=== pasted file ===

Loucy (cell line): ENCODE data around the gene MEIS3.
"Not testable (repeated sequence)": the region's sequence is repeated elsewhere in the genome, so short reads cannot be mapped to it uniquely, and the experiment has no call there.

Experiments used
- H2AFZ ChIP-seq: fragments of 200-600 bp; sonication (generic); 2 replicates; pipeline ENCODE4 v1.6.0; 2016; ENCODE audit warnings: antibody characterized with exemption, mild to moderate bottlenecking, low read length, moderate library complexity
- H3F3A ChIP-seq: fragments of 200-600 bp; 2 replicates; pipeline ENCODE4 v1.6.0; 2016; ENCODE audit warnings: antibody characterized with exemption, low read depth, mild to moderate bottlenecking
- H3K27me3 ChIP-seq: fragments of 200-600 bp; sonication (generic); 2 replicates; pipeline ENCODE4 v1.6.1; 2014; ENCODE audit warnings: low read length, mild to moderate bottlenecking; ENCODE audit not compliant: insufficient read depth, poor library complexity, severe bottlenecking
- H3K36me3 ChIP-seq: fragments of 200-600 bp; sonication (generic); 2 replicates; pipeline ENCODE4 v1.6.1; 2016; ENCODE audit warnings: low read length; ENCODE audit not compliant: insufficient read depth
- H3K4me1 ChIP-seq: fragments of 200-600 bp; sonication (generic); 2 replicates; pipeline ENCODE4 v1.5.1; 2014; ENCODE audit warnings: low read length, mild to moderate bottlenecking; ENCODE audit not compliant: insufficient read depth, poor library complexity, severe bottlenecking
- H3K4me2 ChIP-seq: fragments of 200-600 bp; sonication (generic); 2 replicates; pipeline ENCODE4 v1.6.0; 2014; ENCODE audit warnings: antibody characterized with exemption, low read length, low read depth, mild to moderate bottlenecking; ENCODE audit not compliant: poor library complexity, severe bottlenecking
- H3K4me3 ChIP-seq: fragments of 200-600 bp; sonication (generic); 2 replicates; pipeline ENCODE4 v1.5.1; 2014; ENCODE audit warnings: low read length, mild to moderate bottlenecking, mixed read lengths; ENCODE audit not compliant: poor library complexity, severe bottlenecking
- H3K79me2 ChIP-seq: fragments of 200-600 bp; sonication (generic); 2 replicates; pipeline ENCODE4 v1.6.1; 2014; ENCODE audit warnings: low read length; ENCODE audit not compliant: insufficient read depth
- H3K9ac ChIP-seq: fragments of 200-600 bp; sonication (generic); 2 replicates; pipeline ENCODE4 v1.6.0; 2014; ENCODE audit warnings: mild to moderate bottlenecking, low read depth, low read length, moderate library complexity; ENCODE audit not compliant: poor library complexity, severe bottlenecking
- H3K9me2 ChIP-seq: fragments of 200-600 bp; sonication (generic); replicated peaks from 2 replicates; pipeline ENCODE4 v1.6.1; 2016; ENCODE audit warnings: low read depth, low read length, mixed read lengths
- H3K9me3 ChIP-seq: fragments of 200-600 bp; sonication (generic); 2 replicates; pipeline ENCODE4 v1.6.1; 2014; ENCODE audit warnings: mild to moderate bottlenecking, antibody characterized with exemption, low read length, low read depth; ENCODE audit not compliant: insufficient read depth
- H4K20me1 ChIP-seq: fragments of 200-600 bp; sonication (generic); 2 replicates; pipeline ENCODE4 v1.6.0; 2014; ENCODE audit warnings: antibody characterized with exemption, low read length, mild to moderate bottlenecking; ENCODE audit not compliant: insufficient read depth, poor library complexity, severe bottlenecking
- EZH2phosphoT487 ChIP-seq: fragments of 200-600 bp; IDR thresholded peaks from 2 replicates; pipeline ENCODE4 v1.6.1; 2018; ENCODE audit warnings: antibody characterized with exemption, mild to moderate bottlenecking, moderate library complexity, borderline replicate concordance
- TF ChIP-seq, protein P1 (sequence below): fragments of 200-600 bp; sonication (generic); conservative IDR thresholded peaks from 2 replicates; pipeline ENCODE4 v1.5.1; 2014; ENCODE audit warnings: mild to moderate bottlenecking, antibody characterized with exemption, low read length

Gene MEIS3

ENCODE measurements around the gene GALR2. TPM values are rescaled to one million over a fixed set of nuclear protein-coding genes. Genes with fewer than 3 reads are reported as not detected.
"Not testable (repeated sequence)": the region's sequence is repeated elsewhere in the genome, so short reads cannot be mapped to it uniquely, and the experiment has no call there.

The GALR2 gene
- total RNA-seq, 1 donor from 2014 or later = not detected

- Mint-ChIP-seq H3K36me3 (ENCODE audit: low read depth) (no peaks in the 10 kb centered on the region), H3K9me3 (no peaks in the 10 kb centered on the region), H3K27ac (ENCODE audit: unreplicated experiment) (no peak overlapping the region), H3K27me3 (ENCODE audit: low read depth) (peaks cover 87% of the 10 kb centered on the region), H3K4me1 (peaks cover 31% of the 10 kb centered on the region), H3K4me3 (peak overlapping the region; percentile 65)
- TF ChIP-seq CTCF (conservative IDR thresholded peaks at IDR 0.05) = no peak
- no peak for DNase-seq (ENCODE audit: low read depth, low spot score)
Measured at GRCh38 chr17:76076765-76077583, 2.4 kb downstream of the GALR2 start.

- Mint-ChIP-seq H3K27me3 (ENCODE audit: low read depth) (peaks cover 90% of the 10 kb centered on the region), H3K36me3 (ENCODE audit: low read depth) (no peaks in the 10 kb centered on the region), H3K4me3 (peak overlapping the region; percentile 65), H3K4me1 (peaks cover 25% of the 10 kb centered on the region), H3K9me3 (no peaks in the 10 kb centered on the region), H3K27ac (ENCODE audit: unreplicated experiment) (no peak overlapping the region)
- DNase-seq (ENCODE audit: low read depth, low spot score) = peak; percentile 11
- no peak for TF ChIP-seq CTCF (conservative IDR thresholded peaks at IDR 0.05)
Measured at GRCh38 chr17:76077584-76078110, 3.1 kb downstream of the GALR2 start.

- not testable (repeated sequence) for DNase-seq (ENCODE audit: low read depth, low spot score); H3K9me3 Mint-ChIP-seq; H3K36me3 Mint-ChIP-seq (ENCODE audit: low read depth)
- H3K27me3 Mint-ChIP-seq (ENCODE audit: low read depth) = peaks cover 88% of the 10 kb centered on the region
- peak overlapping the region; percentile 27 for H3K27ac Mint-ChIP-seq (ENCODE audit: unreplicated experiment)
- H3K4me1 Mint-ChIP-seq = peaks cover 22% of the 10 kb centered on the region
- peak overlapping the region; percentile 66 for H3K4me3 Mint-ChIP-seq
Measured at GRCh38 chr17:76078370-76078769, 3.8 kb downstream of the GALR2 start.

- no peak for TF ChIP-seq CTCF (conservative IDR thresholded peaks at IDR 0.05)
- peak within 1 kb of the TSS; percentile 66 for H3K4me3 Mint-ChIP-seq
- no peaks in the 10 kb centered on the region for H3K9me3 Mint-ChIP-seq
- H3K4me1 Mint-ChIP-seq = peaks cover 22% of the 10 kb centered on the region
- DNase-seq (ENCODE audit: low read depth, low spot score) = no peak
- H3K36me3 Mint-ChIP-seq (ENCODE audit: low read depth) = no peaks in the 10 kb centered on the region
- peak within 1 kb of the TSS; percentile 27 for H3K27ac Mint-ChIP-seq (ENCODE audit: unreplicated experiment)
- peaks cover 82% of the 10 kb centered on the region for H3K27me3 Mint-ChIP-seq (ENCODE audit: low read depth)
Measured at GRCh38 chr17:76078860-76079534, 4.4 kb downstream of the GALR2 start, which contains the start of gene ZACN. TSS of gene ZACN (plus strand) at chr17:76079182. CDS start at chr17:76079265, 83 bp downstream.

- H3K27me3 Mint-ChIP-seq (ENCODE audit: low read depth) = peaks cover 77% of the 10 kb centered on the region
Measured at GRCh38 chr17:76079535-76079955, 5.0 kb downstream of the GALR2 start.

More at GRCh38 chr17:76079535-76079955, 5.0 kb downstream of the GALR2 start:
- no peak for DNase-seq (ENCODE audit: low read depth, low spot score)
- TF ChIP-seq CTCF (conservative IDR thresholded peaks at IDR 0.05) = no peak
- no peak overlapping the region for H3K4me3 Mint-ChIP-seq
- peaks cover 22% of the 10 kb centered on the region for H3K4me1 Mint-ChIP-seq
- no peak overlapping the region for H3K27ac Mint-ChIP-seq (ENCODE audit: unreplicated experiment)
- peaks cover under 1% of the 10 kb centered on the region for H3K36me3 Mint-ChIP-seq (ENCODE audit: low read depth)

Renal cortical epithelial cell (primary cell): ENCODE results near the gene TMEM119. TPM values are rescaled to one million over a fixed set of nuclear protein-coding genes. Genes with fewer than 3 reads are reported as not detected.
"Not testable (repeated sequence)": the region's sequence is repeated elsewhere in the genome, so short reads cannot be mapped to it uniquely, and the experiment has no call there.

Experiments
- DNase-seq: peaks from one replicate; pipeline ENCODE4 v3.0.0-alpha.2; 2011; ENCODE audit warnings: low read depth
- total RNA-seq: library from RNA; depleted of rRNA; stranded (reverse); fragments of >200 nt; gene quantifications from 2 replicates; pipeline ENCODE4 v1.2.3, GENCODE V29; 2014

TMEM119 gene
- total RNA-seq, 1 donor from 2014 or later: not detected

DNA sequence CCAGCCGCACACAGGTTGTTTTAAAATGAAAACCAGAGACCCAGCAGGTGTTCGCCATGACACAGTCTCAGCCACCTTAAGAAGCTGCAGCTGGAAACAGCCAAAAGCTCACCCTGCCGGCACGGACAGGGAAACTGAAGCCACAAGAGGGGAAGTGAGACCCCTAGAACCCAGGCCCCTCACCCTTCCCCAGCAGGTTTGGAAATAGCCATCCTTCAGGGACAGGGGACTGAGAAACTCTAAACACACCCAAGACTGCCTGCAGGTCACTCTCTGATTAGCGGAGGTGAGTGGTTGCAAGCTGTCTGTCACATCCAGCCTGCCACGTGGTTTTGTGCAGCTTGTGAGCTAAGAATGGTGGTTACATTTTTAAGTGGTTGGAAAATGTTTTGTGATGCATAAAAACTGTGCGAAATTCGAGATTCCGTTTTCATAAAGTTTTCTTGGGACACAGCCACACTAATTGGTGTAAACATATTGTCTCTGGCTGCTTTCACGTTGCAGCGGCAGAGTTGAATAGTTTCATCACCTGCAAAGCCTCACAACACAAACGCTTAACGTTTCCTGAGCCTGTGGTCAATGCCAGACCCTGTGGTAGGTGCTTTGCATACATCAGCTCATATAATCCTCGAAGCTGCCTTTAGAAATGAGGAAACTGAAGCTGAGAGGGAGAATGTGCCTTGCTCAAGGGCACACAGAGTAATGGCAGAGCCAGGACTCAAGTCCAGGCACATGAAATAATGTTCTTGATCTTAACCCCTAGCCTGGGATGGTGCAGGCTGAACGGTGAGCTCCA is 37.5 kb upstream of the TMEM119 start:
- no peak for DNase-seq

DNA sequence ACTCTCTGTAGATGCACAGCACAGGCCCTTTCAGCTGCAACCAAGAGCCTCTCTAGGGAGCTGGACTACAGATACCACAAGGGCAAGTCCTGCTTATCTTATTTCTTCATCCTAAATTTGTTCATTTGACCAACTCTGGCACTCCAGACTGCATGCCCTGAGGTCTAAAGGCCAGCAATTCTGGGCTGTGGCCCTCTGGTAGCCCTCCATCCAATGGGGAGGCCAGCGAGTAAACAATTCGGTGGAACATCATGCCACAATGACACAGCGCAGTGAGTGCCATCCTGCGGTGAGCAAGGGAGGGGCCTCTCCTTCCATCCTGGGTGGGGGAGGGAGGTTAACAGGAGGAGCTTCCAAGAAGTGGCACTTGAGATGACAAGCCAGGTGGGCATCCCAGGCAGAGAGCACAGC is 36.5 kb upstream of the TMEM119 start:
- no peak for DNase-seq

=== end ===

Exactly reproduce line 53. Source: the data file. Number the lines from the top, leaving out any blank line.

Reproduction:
- no peak overlapping the region for H3K27ac Mint-ChIP-seq (ENCODE audit: unreplicated experiment)